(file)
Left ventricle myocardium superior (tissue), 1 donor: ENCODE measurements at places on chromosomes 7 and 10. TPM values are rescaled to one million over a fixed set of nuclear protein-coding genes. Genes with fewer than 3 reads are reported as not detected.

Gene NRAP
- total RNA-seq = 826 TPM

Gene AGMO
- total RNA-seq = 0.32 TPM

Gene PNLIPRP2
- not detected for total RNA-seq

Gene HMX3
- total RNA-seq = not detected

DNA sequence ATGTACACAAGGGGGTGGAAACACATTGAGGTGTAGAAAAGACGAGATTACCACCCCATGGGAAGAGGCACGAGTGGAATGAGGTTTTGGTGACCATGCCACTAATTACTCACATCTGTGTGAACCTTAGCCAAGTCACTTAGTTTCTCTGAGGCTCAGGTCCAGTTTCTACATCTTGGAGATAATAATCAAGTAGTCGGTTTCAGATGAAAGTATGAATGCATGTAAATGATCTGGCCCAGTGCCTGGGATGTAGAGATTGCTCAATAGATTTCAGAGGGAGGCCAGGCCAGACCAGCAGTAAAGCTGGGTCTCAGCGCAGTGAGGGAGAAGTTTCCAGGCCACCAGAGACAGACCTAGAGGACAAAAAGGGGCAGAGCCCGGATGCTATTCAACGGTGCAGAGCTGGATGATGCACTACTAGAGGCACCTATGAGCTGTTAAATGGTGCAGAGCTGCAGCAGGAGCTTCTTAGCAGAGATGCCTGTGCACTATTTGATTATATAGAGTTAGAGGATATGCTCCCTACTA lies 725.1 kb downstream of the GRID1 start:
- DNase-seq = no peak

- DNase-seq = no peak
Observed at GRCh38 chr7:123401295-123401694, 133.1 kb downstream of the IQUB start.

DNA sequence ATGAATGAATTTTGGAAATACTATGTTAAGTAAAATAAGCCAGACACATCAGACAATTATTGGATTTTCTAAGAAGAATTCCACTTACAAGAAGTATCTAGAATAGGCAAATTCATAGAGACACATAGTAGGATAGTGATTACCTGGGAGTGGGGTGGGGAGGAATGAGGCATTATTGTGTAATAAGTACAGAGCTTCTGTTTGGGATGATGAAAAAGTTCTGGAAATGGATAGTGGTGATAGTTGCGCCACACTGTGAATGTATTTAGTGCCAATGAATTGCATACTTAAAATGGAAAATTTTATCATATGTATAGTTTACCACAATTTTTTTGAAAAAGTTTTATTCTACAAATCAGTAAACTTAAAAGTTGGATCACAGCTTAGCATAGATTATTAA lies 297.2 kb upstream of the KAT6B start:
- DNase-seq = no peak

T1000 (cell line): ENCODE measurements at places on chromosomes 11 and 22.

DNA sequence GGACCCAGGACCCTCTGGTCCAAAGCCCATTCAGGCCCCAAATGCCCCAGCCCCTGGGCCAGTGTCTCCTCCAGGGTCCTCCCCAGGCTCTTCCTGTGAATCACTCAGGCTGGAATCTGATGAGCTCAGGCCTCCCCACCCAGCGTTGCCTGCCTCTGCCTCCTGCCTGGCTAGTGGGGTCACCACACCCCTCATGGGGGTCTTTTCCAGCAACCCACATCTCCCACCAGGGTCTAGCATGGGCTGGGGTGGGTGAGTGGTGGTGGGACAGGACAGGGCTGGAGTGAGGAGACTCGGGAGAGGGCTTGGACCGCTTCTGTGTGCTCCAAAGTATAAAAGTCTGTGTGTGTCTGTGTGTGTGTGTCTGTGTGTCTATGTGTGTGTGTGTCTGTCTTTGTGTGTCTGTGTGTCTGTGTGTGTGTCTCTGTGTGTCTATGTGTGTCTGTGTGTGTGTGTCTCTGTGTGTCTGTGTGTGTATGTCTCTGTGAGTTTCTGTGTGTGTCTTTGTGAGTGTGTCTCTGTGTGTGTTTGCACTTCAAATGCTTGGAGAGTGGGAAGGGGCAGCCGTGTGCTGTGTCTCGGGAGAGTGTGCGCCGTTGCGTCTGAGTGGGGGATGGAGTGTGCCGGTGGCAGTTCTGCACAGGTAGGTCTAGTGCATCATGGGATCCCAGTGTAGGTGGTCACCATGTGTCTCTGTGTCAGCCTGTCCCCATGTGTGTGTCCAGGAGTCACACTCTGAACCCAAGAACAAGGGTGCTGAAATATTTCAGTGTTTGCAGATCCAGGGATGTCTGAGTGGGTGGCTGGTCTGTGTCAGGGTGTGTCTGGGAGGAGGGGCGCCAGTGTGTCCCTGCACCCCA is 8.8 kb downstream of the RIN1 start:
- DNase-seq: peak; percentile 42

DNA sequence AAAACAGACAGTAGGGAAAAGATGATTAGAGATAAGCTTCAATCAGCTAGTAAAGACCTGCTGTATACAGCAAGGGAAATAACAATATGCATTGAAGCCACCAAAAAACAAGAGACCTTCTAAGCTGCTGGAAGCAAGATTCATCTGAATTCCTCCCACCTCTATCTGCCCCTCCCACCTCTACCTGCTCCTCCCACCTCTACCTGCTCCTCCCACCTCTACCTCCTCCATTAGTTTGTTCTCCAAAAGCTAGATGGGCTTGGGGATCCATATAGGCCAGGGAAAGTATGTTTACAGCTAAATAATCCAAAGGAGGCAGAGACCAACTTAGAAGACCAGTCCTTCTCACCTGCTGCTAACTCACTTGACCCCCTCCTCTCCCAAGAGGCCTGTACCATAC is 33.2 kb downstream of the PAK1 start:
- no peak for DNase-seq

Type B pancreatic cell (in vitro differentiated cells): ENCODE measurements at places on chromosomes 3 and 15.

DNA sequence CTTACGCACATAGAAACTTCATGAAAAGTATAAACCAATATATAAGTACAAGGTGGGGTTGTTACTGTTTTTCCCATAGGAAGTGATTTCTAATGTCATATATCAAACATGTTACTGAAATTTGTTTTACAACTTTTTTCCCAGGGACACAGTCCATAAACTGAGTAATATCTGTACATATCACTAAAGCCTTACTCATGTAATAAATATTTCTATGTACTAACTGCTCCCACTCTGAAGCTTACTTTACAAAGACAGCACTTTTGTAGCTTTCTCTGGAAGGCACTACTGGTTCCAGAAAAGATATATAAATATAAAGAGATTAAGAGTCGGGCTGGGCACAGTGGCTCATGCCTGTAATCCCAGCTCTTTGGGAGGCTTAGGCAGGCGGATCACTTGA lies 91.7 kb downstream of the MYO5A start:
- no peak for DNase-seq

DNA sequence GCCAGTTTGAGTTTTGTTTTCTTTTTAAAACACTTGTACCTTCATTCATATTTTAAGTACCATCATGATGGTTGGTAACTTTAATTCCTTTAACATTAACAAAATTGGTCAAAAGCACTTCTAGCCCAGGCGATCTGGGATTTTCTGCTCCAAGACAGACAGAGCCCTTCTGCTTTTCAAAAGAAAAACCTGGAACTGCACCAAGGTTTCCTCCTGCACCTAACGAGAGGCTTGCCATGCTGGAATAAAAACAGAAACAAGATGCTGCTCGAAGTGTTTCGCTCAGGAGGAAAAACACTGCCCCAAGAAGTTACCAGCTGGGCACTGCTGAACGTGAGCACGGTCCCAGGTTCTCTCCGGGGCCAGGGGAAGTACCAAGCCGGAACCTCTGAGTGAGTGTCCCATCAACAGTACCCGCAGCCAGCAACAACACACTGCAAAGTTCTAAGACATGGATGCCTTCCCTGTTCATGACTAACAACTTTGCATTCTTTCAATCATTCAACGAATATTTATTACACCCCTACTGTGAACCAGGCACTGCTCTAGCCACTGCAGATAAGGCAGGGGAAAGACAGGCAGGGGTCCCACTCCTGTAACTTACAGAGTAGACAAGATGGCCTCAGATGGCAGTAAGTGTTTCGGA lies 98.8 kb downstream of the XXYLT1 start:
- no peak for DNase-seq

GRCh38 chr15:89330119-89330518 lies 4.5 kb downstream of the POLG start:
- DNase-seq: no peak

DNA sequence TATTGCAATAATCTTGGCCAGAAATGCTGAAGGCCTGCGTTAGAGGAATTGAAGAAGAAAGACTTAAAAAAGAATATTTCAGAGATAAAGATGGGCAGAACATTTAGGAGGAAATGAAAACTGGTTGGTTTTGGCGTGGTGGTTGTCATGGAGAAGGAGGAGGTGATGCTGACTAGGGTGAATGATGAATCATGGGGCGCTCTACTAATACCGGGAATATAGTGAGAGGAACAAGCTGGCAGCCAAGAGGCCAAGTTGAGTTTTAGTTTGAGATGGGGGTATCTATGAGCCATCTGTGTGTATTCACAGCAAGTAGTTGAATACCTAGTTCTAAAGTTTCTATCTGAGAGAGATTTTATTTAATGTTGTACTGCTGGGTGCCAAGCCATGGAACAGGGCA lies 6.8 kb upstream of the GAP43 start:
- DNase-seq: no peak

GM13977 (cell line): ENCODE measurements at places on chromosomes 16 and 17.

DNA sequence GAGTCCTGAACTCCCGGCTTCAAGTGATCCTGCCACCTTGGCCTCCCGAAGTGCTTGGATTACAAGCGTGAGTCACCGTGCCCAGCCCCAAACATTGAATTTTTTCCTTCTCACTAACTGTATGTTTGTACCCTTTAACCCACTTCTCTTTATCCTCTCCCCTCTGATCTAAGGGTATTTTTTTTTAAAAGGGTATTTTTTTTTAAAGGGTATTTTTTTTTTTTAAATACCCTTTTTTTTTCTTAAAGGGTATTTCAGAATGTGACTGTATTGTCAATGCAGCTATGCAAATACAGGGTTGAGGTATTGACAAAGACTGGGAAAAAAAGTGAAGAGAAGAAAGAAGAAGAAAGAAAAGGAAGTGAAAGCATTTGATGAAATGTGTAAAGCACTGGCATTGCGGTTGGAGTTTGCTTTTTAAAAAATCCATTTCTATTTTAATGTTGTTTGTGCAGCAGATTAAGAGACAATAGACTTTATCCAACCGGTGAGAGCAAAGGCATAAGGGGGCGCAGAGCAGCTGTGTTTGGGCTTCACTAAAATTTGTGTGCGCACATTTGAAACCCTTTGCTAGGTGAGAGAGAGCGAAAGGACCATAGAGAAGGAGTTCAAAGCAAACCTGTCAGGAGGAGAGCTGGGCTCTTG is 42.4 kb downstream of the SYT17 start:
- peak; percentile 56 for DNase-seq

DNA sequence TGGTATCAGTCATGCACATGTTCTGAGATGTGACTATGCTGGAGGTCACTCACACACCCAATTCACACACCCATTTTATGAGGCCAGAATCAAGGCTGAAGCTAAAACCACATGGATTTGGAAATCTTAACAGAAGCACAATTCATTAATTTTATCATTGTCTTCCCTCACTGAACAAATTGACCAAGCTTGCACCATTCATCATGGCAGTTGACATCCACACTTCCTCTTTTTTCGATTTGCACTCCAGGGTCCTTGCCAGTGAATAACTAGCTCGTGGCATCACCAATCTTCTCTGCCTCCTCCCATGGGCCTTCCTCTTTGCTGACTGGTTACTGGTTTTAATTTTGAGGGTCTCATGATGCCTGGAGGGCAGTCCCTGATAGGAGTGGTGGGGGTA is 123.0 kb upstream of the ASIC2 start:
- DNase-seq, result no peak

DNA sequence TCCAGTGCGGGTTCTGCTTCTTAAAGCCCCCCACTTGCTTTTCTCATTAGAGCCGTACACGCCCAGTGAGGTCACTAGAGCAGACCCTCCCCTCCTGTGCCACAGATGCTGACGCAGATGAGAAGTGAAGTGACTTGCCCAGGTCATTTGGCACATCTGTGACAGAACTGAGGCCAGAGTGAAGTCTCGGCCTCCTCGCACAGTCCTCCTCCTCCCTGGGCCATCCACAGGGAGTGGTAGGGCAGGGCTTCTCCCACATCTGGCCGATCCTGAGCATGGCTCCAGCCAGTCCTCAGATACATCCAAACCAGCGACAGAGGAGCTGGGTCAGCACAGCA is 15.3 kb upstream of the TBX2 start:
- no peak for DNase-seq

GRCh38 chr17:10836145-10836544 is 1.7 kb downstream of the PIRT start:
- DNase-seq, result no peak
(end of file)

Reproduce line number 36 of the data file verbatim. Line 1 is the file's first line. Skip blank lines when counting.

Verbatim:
- no peak for DNase-seq